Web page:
) As founder of India's first discount carrier, Air Deccan, Gopinath needed planes, but he didn't win much attention from the two majors. So he settled for a pair of turboprops from France's ATR to prove he could profitably operate an airline. When his first short-hop flights proved successful, Gopinath leased two Airbus A320s for a longer, Bangalore-to-New Delhi flight. "First I had to sell India to them, and then the fact that I could pull off a discount airline," recalls Gopinath.
A lot has changed since then. Air Deccan has been a huge success, with 90% of its seats occupied on 106 flights daily serving 32 destinations. Last month, Gopinath ordered 30 A320s -- worth $1.9 billion before discounts -- from Airbus. And Airbus can't do enough to support his young airline. Three Airbus employees -- experts in logistics, pilot training, and engineering support -- are now stationed at Air Deccan's Bangalore offices. In January, when a plane was damaged while being towed, Airbus sent a team of engineers the very next day to set things right. "They're bending over backward to support me," says Gopinath.
Boeing and Airbus are taking Indian airlines -- even startups -- far more seriously these days. "Air Deccan's success changed everyone's mindset," says Kapil Kaul, India country head for the Center for Asia Pacific Aviation, a consulting firm. The country's air travel market is growing 25% annually, spurring the two manufacturers to redouble their efforts to win new business. With the number of passengers in the country expected to grow from 19 million annually now to 50 million by 2010, a dozen groups are planning to launch service by this time next year. All told, Indian airlines are expected to buy at least 280 new planes by 2010, worth an estimated $15 billion, and another $15 billion worth in the following decade. "India is the hottest growth market on the planet," says Richard Aboulafia, an analyst with Teal Group, an aerospace consultancy in Fairfax, Va.
The two majors have been present in India for years, but until recently have had little to show for it. The most excitement that Airbus had seen there was in 1986, when state-owned domestic carrier Indian Airlines ordered 19 A320s. In 1994, Boeing agreed to sell 20 short-haul 737 aircraft to private Jet Airways. For the past decade, Boeing has been awaiting a decision by state-owned international carrier Air India to buy new widebodies -- a ruling delayed by successive governments. As recently as last year, the company was expecting Indian carriers to buy about $25 billion worth of jets over 20 years. In February, it upped that estimate to $35 billion. "India was a sleeping giant, and it has awakened," says Dinesh Keskar, Boeing's top salesman for India. "New low-cost carriers are emerging that have significantly increased demand for new airplanes."LAVISH COURTSHIP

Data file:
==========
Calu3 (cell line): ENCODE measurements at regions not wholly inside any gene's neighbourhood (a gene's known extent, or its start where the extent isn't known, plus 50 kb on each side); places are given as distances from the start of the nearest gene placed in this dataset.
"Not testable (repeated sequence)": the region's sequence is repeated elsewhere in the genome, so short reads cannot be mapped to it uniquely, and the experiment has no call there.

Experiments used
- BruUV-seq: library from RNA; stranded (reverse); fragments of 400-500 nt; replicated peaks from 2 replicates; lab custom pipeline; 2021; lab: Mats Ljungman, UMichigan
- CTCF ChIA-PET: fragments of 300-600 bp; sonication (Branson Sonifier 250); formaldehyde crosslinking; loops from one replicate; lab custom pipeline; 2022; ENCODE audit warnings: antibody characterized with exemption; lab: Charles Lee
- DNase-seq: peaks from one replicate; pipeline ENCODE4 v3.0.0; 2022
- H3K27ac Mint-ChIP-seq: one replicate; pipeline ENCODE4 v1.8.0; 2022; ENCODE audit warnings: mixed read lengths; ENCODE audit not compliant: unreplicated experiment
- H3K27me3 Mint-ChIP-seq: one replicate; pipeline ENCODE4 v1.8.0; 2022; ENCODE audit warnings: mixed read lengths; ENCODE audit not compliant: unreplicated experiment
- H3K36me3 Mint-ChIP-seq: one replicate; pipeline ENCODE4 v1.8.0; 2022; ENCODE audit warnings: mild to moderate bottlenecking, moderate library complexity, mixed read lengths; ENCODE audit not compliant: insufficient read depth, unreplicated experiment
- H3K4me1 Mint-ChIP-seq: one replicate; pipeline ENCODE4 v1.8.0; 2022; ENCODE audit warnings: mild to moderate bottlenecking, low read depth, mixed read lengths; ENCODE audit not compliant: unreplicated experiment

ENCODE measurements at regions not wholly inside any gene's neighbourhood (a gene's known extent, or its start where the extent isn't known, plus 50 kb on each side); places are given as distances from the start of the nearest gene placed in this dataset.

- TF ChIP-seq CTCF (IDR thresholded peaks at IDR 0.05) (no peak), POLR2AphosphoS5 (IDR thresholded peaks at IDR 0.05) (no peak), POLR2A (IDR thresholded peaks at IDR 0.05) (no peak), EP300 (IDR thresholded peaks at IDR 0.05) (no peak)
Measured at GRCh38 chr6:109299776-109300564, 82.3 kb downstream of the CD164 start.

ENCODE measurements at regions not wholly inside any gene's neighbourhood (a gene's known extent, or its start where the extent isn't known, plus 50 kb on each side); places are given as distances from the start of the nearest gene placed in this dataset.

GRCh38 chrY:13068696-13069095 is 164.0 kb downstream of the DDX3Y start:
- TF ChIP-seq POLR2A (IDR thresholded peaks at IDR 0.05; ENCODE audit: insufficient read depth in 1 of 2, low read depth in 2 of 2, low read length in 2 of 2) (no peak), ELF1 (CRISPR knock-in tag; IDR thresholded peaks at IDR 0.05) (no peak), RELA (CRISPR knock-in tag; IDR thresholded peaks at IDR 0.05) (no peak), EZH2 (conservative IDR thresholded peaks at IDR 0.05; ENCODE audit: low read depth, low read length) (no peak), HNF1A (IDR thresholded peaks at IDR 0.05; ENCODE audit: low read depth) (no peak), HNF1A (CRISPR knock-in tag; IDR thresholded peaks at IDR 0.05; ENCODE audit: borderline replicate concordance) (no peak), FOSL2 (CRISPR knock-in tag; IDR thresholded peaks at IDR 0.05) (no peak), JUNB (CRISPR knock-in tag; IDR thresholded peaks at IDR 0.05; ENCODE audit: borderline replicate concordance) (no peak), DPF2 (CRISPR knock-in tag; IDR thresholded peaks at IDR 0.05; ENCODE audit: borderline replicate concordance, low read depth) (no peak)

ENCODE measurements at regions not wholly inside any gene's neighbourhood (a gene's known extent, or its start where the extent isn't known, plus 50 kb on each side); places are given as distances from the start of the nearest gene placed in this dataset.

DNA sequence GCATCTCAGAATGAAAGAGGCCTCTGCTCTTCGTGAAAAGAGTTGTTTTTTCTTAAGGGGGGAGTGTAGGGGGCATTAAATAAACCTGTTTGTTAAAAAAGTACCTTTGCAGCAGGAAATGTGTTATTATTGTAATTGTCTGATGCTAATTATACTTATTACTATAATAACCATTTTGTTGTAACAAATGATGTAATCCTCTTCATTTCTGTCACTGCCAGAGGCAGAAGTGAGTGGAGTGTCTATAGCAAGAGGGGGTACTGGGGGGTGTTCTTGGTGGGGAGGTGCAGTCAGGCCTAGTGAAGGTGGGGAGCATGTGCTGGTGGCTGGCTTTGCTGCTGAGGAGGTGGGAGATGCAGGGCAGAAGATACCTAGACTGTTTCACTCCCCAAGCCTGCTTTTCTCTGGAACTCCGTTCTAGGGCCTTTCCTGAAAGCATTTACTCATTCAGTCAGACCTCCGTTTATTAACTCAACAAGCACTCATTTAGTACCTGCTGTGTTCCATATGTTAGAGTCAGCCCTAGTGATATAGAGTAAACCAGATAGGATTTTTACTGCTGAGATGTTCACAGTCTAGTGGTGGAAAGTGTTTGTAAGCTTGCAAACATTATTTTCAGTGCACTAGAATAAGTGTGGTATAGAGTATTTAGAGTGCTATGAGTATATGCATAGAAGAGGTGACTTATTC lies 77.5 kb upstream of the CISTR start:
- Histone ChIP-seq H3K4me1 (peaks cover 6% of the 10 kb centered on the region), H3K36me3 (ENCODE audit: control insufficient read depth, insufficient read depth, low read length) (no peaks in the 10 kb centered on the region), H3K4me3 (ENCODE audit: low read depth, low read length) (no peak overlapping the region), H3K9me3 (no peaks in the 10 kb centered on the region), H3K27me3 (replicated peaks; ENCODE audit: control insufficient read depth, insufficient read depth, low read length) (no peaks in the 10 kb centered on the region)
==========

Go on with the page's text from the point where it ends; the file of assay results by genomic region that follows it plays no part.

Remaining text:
The newfound dynamism in India is largely due to Praful Patel, the Civil Aviation Minister who took office a year ago. In his first week, he announced he would push ahead with a partial privatization of the dismal airports in Delhi and Bombay. The next week he boosted the ceiling for foreign institutional investment in Indian airlines from 40% to 49% and later permitted private domestic carriers to serve international destinations. That spurred even sleepy Air India and Indian Airlines to expand. Together they're planning to spend $10 billion on 110 new aircraft, and both are spinning off discount carriers of their own. Then on Apr. 14, Patel signed an "open skies" pact with the U.S., allowing airlines from each country unrestricted access to the other's market. That same week he inked agreements that will boost flights to Britain, China, and Qatar.